We have a stage sound.  We need to with acoustic guitar piano, drums, and singers.  It is a good sound.  On practice nights I routinely go up and listen to it so I am working to reinforce.  Our IEMs don't eliminate or ruin our stage sound. They allow us to control or manage it.  IEMs  The Silver bullet

The Chapel in Buffalo NY broadcasts there service live over the internet.  They have a large internet following and a guy in the booth monitoring twitter and facebook.  That guy has lead people to the Lord using twitter on Sunday mornings.  http://www.thechapel.com/

We use what works.

There live service in my opinion is better.  Frank
Logged

Bob L. Wilson

  • Sr. Member
  • ****
  • Offline Offline
  • Posts: 378
Re: Re: Monitors for Band: IEMs or wedges
« Reply #44 on: February 13, 2013, 04:21:03 pm »

We have a stage sound.  We need to with acoustic guitar piano, drums, and singers.  It is a good sound.  On practice nights I routinely go up and listen to it so I am working to reinforce.  Our IEMs don't eliminate or ruin our stage sound. They allow us to control or manage it.  IEMs  The Silver bullet

The Chapel in Buffalo NY broadcasts there service live over the internet.  They have a large internet following and a guy in the booth monitoring twitter and facebook.  That guy has lead people to the Lord using twitter on Sunday mornings.  http://www.thechapel.com/

We use what works.

There live service in my opinion is better.  Frank

Any path to the kingdom I guess but its a stretch for me to see that "where ever two or more are gathered in my name" means via twitter.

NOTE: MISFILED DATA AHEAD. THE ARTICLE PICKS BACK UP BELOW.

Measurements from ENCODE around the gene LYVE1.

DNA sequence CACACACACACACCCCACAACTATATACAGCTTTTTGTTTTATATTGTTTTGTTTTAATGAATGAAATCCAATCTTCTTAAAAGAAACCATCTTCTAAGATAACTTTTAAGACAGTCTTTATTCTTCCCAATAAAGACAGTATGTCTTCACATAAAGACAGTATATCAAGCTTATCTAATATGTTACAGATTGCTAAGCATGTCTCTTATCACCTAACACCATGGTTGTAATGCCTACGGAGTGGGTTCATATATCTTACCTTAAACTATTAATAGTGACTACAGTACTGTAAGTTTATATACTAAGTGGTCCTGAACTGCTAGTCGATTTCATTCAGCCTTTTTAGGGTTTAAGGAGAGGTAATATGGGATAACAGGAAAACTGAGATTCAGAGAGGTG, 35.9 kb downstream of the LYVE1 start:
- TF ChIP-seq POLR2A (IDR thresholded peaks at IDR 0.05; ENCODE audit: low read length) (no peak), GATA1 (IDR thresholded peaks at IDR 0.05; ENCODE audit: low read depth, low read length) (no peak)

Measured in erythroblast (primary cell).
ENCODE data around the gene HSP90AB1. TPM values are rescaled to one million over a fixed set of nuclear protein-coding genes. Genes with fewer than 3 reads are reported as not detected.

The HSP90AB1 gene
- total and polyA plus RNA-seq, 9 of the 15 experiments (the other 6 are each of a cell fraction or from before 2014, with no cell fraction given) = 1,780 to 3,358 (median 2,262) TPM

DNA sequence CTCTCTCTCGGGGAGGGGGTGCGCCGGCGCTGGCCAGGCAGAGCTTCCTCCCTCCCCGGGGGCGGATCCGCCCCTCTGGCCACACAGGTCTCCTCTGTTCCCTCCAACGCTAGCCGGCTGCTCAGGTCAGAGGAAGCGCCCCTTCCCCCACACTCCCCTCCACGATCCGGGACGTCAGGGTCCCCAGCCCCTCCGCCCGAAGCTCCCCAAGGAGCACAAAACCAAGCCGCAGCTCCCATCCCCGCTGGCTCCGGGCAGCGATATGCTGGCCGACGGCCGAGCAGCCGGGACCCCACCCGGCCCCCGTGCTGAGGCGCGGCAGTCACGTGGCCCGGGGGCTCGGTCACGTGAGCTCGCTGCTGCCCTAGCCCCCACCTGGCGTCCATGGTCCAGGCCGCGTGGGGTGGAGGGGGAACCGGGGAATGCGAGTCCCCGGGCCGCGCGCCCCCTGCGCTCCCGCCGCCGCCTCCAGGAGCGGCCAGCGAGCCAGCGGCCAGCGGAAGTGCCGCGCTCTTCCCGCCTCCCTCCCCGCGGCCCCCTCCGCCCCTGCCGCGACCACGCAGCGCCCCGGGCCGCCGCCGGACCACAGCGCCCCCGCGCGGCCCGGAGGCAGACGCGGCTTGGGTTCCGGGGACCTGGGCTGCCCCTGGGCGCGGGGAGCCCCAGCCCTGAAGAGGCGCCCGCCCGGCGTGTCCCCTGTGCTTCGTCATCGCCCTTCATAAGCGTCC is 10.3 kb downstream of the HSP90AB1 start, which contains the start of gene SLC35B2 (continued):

Logged

dick rees

  • Hero Member
  • *****
  • Offline Offline
  • Posts: 4789
  • St Paul MN
Re: Re: Monitors for Band: IEMs or wedges
« Reply #45 on: February 13, 2013, 04:42:59 pm »

Any path to the kingdom I guess but its a stretch for me to see that "where ever two or more are gathered in my name" means via twitter.

Good one.
Logged
Pay no attention to the man behind the curtain...

Frank DeWitt

  • Sr. Member
  • ****
  • Offline Offline
  • Posts: 441
    • LBP DI Box
Re: Re: Monitors for Band: IEMs or wedges
« Reply #46 on: February 13, 2013, 05:13:32 pm »

Any path to the kingdom I guess but its a stretch for me to see that "where ever two or more are gathered in my name" means via twitter.

They find that in most cases the people watching are students at a near by college. Most of them will invite a few friends and watch in there dorm rooms so I guess they meat the legal requirement for two or more.
Logged

dick rees

  • Hero Member
  • *****
  • Offline Offline
  • Posts: 4789
  • St Paul MN
Re: Re: Monitors for Band: IEMs or wedges
« Reply #47 on: February 13, 2013, 05:20:14 pm »

They find that in most cases the people watching are students at a near by college. Most of them will invite a few friends and watch in there dorm rooms so I guess they meat the legal requirement for two or more.

Unless they're vegetarians.....
Logged
Pay no attention to the man behind the curtain...

Bob L. Wilson

  • Sr. Member
  • ****
  • Offline Offline
  • Posts: 378
Re: Re: Monitors for Band: IEMs or wedges
« Reply #48 on: February 14, 2013, 09:25:44 am »

Unless they're vegetarians.....

I will go so far as to say that from my viewpoint the balkanization of the Christian Church in America in to 100,000 individual congregations with no or limited connectedness to their brothers and sisters in Christ has been about as good for the Church's influence on American society as the breakup was for the USSR's influence on world affairs. We and everybody else in the world ignore the Russians and most Americans now ignore the Church. There is an old African proverb: without the harness even a hundred oxen can not pull the plow.
Logged

Nick Simon

  • Jr. Member
  • **
  • Offline Offline
  • Posts: 79
  • Dark Side of the Moon, MS
Re: Monitors for Band: IEMs or wedges
« Reply #49 on: February 15, 2013, 01:55:07 pm »

Jason, I think they were talking about our praise band...j/k

"Noodlers" drive me nuts...  we have a very talented guitar player that between songs is everywhere from SRV to Jimmy Page to Yngvie Malmsteen, then when the song starts, is lost.... ::)
Logged
Pages: 1 ... 3 4 [5] 6 7   Go Up
 


Page created in 0.124 seconds with 23 queries.